Through several ventures, you contribute to the industry-wide advancement of game accessibility. You work with game developers, speak at conferences, co-authored the Game Accessibility Guidelines, and co-founded the Game Accessibility Conference. How does each of these efforts work together to help advance the awareness of game accessibility?Initiatives generally arise from a place of need. Of something being broken and needing to be fixed. Developers were increasingly getting on board with why accessibility matters, but despite there being resources available, didn't have a clear developer friendly set of guidance. Hence us working on the guidelines. Accessibility talks were becoming more commonplace at conferences, but the talks being accepted onto lineups were still generally basic awareness raisers, which did not reflect the progress being made and the increasing levels of expertise and experience that needed to be shared between developers, and the conferences themselves were often lacking in accessibility for disabled attendees. Hence us starting the conference.
In general these and many other initiatives fall into two broad goals; 1. growing the community and building connections between people, 2. spreading knowledge and awareness. That first one about community and connections is particularly important for me. I think that is absolutely critical for advocacy work. How much good can you do in a couple of minutes of your own work? Not much. But how much good can come from spending those couple of minutes introducing two like-minded people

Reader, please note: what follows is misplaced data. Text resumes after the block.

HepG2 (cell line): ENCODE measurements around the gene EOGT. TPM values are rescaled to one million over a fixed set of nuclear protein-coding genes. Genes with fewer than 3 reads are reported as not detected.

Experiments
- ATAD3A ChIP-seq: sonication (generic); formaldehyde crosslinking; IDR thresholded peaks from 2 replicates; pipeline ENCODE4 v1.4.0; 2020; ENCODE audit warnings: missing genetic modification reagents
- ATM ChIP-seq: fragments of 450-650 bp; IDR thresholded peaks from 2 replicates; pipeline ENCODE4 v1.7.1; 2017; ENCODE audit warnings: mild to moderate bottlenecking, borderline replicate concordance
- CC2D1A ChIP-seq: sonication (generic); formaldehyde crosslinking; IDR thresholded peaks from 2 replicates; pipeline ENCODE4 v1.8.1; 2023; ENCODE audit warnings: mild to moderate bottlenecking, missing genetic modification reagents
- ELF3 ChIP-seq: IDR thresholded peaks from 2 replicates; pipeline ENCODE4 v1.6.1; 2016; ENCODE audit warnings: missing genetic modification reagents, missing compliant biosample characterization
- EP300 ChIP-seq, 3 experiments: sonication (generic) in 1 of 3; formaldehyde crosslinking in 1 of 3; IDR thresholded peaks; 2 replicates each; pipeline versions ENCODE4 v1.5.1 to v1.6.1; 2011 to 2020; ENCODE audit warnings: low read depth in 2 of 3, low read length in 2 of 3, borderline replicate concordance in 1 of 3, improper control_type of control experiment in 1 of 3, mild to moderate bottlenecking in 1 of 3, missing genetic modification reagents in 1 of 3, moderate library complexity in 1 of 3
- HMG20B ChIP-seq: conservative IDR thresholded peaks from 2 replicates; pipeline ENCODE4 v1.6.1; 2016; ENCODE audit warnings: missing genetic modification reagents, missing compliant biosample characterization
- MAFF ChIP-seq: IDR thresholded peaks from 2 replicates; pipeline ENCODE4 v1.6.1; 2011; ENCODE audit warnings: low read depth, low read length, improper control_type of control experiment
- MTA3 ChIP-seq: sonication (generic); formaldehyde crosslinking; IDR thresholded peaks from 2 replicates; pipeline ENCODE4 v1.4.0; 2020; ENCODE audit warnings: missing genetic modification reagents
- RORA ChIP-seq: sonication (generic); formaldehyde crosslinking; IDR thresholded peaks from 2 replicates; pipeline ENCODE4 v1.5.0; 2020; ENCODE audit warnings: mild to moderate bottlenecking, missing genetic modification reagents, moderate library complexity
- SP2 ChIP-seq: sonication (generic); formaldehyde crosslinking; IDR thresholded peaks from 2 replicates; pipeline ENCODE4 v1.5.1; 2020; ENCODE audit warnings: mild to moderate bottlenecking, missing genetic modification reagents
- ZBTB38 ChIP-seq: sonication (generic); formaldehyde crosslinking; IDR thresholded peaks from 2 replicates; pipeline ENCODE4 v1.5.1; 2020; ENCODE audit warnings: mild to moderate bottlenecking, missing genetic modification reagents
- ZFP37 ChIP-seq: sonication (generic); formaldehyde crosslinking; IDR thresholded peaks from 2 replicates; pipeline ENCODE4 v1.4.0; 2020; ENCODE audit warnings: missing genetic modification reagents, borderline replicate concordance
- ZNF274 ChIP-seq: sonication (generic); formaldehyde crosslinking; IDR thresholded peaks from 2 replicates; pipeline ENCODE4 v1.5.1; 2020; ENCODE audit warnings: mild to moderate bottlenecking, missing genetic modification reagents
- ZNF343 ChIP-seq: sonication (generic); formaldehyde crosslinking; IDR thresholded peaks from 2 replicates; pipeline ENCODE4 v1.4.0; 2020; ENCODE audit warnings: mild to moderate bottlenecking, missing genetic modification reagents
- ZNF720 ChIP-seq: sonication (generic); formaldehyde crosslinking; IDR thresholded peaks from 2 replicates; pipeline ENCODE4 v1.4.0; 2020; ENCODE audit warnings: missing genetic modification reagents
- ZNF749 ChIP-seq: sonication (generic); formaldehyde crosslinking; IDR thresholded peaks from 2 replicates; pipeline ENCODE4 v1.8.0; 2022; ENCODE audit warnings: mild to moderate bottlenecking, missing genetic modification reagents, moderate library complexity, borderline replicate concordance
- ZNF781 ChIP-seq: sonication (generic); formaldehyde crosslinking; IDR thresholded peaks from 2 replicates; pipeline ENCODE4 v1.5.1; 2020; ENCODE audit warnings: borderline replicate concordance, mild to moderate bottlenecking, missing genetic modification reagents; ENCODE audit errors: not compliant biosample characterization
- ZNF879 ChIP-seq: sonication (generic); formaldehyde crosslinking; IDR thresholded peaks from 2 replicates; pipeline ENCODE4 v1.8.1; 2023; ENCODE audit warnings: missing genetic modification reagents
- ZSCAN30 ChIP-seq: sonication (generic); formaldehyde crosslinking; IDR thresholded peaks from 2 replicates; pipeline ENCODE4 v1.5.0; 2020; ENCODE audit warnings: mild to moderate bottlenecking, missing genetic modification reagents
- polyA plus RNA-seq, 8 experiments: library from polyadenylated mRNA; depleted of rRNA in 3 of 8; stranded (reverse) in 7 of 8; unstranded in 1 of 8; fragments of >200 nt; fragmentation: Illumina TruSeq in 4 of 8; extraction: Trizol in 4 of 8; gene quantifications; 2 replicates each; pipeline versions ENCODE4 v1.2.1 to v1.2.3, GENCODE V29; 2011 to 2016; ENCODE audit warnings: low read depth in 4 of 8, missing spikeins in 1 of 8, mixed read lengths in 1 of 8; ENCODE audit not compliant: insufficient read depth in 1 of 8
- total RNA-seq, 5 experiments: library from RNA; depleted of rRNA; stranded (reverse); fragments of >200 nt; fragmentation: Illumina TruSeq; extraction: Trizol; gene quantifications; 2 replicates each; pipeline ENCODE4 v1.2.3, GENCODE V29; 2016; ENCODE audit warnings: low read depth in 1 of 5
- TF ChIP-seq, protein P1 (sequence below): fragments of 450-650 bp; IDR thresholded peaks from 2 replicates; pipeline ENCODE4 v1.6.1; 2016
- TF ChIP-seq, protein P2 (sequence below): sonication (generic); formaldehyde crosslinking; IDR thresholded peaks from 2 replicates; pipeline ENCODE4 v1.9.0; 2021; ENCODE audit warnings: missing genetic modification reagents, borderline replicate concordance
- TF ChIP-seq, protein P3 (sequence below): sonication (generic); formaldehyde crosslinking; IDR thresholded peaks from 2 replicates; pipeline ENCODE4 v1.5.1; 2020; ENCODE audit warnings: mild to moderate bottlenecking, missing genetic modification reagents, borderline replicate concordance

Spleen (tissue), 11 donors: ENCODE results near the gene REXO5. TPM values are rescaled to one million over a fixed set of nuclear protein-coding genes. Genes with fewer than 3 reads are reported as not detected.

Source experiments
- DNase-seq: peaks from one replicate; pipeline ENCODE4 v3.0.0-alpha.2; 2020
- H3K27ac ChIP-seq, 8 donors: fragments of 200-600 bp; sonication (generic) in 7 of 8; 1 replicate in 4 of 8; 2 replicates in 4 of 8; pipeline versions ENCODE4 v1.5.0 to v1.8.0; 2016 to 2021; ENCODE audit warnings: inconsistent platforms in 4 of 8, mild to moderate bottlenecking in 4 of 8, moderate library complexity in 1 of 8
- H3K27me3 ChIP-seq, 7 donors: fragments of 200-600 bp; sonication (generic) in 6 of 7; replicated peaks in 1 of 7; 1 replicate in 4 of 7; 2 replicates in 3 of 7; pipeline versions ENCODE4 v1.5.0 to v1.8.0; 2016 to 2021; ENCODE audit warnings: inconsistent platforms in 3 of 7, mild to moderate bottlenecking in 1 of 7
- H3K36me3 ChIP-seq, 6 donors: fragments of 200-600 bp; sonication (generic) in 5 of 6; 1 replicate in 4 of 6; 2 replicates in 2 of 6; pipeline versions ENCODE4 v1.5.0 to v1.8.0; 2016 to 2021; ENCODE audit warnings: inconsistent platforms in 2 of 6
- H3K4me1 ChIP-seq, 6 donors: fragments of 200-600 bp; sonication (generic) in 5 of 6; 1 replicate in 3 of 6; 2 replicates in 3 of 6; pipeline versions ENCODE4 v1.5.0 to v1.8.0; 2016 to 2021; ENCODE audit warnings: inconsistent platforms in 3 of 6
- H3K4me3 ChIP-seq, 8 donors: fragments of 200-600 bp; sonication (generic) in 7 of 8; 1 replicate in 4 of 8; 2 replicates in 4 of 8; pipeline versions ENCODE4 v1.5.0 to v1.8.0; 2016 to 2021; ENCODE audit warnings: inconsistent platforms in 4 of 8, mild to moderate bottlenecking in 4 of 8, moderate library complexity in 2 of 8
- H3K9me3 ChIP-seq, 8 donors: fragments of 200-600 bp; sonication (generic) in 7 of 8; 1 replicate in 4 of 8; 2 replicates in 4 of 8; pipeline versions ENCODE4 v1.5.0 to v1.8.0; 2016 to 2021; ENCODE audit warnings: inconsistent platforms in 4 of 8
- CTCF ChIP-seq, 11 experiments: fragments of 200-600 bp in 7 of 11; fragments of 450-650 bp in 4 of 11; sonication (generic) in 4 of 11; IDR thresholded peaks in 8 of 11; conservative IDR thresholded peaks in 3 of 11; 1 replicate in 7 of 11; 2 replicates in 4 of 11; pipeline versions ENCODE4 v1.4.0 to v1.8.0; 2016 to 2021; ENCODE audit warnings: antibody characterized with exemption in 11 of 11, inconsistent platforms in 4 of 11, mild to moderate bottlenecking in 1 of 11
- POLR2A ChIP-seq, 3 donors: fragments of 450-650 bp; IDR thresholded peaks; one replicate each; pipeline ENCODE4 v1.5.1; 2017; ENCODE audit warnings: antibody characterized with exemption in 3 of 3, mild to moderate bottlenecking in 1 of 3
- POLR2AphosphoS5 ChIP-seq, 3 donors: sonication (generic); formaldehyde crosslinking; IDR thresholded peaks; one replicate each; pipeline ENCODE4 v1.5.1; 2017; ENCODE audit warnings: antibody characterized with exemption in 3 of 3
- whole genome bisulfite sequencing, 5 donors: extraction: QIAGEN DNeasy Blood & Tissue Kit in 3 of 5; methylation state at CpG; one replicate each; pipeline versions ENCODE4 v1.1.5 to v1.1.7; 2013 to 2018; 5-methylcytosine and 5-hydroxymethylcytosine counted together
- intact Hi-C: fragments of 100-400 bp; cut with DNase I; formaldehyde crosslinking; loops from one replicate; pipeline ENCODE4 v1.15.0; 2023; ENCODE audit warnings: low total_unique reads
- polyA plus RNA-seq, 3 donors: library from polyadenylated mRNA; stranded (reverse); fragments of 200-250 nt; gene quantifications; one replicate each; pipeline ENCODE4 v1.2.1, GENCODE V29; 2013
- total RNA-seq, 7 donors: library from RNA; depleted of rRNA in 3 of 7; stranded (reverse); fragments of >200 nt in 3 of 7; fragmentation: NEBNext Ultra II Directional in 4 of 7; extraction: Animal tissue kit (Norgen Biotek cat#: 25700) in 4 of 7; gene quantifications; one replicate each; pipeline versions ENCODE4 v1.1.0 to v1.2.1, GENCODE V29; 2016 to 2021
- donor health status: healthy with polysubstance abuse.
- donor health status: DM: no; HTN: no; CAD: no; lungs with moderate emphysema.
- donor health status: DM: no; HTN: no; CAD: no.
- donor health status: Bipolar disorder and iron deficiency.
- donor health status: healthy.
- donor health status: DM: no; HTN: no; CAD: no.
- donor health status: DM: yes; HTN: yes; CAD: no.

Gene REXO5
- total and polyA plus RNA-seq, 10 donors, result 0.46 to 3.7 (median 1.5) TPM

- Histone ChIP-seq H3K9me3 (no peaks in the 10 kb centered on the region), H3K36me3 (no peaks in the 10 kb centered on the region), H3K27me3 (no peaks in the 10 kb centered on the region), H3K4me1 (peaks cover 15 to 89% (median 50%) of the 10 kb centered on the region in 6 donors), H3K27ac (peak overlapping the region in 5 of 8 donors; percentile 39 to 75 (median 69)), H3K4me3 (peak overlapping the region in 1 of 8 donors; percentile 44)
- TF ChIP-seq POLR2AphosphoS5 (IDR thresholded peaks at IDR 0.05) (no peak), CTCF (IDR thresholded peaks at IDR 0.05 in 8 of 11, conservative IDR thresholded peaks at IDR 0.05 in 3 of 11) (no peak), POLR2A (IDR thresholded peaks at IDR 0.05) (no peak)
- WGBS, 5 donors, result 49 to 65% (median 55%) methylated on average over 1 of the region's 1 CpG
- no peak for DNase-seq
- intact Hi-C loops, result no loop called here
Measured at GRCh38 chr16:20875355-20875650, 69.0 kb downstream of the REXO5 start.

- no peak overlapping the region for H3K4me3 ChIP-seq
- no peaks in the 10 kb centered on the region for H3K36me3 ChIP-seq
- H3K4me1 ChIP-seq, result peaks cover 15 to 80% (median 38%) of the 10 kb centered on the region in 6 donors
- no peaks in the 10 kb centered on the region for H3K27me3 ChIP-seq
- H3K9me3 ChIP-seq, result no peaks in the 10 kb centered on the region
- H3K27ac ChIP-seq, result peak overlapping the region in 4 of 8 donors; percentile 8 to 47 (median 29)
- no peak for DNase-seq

In the coming years, what new accessibility features can disabled gamers look forward to?I think the progress will be in two directions - firstly consolidation of the basics like text size, remapping, subtitle presentation, effect & camera intensity, and colourblind friendly design. And pushing the bar at the other end into demographics that are currently left out the most. I think mainstream games accessible to players who are completely blind will be a significant growth area, particularly once Unity & co gets their UI accessibility functionality sorted out.
But ultimately, it's not accessibility that people should be looking forward to, accessibility is just a means to an end. What matters is games. Being able to get just as excited about the next great release as everyone else without having to wonder whether you're going to be allowed in or unnecessarily locked out. And what those games equate to matters too, not just recreation but the participation in culture and society that gaming brings.